On the other hand, the homestead exemption has no effect on the priority or payment of an owner’s mortgage. The bankruptcy process adversely affects lenders who have obtained involuntary liens (judgment liens) against the homeowner’s title.

Bankruptcy and foreclosure

The most important aspect of bankruptcy, from the point of view of mortgage lenders, is the “automatic stay” provision. This provision of bankruptcy law also delivers the most direct and immediate results for troubled homeowners. Any owner who files bankruptcy immediately places an automatic stay on all collection efforts, including foreclosure sales.

Lenders prefer to quickly move to a foreclosure sale, take title to the property or what proceeds they can and cut their losses, and are thus hamstrung by the automatic stay provision. They are forced to wait until a bankruptcy court allows them to proceed. The stay provision increases the lender’s costs of dealing with a homeowner who does not maintain their mortgage payments while in bankruptcy.

On average, filing Chapter 7 bankruptcy extends the foreclosure process from six months to a year. Chapter 13 delays the foreclosure sale even longer, often drawing it out to a year and a half. A homeowner who files bankruptcy without the ability to make payments on their mortgage merely extends the time before the eventual foreclosure sale. For the lender, the bankruptcy process increases the risk the home will be damaged or otherwise devalued before the sale takes place, increasing the lender’s eventual loss.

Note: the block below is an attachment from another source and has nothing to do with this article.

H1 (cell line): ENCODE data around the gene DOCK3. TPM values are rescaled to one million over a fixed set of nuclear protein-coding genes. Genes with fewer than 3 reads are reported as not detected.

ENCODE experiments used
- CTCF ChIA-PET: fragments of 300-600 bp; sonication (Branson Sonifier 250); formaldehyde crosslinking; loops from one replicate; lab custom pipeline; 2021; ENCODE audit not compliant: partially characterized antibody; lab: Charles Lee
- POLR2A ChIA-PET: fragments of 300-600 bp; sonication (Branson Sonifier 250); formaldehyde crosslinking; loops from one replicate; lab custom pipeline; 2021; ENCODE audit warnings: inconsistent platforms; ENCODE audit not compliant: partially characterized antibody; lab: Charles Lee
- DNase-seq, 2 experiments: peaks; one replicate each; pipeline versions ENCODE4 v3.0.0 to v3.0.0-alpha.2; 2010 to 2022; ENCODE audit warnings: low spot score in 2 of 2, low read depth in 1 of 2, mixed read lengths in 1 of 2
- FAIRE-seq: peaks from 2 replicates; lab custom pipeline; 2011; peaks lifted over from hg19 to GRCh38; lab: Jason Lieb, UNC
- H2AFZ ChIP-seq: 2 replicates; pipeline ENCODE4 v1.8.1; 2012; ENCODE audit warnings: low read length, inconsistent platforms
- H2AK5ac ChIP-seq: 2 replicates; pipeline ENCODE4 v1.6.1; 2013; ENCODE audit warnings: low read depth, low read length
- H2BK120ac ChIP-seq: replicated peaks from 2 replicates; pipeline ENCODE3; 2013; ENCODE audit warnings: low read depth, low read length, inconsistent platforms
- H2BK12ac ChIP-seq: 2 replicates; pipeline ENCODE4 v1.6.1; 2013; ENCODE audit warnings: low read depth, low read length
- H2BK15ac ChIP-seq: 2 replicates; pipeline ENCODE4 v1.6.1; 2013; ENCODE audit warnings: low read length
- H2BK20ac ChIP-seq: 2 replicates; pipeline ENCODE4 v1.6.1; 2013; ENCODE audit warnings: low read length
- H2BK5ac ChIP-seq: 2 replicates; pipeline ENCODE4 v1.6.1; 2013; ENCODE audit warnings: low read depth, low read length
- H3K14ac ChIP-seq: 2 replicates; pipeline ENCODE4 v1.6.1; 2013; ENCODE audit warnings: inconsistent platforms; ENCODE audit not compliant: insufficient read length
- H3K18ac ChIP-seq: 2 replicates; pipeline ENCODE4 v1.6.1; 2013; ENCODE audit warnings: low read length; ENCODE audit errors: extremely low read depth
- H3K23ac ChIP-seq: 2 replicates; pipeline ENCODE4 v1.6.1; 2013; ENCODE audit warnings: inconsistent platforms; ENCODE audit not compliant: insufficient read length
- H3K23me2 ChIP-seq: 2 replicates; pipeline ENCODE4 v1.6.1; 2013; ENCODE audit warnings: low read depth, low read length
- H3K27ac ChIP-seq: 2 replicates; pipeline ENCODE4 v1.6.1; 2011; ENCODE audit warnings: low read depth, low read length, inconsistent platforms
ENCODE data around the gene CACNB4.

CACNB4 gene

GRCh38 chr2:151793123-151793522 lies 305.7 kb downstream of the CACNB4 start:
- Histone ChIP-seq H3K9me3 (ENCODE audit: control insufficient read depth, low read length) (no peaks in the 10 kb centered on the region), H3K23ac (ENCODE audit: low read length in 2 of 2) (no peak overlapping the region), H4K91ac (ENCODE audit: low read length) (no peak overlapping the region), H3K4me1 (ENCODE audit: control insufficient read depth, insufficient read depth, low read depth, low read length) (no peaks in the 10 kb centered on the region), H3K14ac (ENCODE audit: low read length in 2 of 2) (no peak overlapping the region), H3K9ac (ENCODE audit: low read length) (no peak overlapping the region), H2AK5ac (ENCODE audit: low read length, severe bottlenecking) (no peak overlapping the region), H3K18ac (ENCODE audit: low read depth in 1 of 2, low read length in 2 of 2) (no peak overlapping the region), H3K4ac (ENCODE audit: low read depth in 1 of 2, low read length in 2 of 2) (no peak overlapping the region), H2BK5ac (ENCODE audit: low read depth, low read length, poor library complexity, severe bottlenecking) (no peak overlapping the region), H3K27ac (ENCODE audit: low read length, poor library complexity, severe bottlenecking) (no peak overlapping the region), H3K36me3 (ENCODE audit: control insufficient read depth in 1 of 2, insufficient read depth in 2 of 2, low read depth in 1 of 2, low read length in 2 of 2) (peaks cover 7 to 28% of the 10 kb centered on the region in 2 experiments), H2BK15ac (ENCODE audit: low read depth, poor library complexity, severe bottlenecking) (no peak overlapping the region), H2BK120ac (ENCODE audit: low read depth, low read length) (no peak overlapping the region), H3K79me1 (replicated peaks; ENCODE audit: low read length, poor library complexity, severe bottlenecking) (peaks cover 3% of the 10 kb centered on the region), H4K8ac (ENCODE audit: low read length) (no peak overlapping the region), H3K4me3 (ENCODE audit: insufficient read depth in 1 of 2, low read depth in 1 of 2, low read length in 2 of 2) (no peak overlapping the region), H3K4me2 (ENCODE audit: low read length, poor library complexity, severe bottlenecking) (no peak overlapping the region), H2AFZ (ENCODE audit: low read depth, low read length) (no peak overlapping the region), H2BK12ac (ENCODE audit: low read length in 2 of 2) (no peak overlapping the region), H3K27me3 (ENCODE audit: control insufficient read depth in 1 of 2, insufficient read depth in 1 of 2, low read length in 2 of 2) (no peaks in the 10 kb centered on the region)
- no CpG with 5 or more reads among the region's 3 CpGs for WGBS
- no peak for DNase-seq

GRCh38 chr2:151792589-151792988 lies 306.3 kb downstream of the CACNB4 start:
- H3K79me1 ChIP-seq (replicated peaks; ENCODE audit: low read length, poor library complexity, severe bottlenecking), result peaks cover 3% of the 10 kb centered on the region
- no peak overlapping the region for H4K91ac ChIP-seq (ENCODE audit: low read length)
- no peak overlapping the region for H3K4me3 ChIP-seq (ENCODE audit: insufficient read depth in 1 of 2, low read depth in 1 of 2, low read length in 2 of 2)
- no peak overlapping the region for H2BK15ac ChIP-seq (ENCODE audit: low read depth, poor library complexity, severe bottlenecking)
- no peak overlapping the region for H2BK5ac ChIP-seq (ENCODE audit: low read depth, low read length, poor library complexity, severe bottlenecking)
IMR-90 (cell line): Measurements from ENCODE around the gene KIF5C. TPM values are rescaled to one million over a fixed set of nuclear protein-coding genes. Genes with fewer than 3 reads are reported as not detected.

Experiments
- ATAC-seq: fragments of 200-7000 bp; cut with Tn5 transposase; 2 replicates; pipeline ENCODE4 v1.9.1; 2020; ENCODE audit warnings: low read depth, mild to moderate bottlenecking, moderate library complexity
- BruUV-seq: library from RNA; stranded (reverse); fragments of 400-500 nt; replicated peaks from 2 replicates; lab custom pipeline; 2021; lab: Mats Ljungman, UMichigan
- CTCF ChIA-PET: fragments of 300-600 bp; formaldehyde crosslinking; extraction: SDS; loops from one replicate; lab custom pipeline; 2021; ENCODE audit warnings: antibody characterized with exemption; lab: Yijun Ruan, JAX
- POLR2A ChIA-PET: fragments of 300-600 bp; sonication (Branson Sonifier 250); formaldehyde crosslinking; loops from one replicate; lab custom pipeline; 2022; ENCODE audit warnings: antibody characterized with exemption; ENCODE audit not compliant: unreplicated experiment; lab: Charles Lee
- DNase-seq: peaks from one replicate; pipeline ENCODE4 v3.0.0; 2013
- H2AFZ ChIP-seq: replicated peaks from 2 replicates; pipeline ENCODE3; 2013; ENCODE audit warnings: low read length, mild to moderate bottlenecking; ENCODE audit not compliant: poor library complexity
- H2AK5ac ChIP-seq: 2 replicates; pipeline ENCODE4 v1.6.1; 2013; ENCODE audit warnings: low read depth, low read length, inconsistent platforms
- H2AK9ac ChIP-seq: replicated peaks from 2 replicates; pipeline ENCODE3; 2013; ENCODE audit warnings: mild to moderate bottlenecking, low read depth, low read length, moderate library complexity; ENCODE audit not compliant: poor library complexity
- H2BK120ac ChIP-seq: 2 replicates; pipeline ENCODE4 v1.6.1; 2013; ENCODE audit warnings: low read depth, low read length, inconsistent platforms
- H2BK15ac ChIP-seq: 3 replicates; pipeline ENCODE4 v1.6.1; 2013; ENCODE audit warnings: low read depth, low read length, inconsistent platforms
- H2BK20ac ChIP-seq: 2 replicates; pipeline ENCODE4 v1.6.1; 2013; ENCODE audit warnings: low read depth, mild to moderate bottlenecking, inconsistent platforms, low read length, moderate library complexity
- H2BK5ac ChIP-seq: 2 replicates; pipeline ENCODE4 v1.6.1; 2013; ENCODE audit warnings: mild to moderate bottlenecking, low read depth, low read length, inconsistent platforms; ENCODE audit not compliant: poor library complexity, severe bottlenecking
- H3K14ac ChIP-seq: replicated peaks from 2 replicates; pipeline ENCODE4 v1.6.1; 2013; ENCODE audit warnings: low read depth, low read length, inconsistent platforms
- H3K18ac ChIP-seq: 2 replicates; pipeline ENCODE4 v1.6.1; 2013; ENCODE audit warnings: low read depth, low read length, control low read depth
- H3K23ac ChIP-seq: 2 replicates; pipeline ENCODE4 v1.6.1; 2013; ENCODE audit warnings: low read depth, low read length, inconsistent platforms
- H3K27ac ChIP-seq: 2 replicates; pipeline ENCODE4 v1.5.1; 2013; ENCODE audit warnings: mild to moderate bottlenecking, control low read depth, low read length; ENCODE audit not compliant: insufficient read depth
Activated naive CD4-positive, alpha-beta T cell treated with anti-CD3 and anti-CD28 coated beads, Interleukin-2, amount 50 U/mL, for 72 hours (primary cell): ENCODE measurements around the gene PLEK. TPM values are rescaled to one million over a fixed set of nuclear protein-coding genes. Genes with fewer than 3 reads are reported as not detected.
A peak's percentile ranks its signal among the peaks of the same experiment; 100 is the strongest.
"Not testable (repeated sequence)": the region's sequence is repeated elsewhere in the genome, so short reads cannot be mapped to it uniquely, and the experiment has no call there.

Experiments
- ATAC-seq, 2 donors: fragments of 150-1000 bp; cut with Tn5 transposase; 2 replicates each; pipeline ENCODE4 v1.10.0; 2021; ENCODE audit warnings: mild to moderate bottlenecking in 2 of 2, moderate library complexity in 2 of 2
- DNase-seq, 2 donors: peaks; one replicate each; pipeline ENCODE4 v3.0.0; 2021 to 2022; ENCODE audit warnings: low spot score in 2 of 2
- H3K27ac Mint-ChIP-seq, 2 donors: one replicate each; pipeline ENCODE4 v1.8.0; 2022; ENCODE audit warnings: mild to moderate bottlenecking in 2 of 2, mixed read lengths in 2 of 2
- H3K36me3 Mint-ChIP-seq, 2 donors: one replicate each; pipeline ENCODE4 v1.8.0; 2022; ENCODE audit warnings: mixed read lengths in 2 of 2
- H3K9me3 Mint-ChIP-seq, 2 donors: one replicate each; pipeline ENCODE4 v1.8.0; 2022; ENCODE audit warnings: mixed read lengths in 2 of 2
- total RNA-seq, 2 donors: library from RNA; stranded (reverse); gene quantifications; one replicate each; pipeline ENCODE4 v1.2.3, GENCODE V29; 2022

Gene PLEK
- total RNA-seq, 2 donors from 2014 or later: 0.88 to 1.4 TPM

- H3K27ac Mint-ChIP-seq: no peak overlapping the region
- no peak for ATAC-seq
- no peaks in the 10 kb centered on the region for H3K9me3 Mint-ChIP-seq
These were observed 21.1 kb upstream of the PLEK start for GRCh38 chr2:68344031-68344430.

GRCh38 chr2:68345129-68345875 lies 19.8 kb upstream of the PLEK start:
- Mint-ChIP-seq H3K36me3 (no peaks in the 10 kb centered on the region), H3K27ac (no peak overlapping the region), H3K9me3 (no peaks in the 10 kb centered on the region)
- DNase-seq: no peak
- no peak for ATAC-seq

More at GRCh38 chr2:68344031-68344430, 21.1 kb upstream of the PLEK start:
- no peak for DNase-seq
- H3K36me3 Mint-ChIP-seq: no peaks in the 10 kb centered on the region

Lenders thus have a vested interest in government regulations that make it difficult for homeowners to obtain relief on their mortgages in bankruptcy, and they intend to keep their hard fought gain of a cramdown-free bankruptcy law intact. Lenders don’t want the threat of a bankruptcy judge endowed with the power to reset the loan balance at exactly the amount the security for the loan is worth (which, of course, is all the lender can expect to get from foreclosure anyway).

When bankruptcy is unavoidable, lenders want to get out of bankruptcy court as quickly as possible. Often they can be persuaded to agree to a short sale in order to hasten the process and cut their losses. Bankruptcy can thus be an effective way for homeowners to force the lender’s hand.

Costs and benefits of bankruptcy

So does filing bankruptcy, and thereby discharging unsecured debt and putting off a potential foreclosure sale, actually help homeowners pay their mortgages, or do the other costs of bankruptcy cancel out the benefits? Evidence is mixed, but homeowners and their attorneys certainly seem to believe that bankruptcy can be beneficial. Troubled homeowners already make up the majority of those who file for Chapter 13 bankruptcy (studies in other states found that over 80% of filers were paying for homes with a loan to value ratio (LTV) over 90%).

Of the total number of homeowners who file bankruptcy, only about 33% successfully kept their homes. It is certain that bankruptcy does, at least on occasion, have a positive effect for those desperate homeowners who turn to it as a last resort, and it is also sure that bankruptcy will almost always have a negative effect for lenders.

Equally important, homeowners who file for bankruptcy will find later that their past bankruptcy interferes with their future ability to get mortgage financing.

For a more comprehensive look at personal bankruptcy’s role in retaining or losing a home to foreclosure, see Residential Housing and Personal Bankruptcy, from the Philadelphia Federal Reserve.